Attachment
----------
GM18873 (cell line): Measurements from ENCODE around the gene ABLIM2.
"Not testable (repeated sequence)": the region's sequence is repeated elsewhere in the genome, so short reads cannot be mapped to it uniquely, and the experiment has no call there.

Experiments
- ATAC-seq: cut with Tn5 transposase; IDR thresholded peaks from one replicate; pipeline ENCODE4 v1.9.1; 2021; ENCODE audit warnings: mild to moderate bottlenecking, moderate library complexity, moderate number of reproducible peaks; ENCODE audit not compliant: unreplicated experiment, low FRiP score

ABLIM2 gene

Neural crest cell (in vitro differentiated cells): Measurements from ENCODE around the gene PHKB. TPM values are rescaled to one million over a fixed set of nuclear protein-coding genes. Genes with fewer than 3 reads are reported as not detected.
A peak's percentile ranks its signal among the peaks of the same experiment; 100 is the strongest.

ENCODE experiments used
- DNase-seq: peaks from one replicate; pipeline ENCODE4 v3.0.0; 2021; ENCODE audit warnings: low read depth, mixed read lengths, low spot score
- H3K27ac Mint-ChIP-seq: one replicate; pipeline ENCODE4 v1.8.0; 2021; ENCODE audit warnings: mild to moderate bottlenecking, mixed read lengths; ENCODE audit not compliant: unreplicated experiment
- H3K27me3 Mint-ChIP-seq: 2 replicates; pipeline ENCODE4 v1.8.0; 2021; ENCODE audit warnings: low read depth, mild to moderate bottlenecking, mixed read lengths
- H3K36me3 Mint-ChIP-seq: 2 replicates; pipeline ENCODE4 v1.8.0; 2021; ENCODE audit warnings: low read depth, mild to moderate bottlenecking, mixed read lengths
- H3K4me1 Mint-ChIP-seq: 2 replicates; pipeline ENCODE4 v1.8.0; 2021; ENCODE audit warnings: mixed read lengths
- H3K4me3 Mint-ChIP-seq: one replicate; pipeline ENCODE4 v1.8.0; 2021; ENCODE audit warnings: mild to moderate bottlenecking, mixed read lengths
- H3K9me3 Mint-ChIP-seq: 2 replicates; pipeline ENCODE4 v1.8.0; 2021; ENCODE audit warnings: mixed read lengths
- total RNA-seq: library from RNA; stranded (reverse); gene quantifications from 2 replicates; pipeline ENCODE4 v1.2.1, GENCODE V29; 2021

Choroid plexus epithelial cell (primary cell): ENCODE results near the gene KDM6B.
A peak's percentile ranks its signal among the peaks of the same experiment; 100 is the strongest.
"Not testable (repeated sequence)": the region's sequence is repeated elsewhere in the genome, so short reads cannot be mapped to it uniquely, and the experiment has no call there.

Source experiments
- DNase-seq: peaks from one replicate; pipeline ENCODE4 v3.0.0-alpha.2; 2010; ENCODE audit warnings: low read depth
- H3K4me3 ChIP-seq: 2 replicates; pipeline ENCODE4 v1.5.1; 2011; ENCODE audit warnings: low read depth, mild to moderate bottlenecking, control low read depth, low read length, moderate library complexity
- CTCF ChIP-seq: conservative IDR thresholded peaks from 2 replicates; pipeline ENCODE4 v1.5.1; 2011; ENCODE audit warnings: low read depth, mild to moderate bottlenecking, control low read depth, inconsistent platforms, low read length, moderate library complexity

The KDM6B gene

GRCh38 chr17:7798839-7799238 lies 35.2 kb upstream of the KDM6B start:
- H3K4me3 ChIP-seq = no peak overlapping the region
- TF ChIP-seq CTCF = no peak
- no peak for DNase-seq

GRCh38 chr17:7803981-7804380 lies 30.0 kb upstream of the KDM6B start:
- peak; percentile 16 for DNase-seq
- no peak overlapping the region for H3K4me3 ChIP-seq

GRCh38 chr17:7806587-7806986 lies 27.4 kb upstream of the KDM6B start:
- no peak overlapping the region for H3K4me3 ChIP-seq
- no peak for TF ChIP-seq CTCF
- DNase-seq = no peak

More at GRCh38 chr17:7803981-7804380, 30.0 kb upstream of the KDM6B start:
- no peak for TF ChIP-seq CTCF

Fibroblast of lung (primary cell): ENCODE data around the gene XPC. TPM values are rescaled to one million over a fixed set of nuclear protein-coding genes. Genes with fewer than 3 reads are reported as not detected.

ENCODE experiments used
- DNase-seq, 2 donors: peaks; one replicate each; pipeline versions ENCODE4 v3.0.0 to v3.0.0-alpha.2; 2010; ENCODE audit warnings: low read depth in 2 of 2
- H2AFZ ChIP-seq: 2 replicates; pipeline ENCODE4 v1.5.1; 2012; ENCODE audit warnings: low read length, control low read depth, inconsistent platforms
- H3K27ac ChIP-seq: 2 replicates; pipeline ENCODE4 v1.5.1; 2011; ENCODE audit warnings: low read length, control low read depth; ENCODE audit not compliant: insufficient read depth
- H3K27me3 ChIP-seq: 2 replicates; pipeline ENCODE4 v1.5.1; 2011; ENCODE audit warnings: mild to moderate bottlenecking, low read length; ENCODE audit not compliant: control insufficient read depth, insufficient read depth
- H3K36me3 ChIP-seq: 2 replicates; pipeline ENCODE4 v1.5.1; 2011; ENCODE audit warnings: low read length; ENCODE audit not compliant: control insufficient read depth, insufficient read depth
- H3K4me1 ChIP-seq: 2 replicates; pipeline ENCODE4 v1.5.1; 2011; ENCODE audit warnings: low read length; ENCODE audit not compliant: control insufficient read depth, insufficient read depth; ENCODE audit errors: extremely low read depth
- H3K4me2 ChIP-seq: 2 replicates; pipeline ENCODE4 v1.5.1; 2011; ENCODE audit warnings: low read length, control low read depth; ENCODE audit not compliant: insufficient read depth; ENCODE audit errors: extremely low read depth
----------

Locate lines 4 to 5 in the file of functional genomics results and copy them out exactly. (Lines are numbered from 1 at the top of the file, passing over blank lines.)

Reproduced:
- ATAC-seq: cut with Tn5 transposase; IDR thresholded peaks from one replicate; pipeline ENCODE4 v1.9.1; 2021; ENCODE audit warnings: mild to moderate bottlenecking, moderate library complexity, moderate number of reproducible peaks; ENCODE audit not compliant: unreplicated experiment, low FRiP score

ABLIM2 gene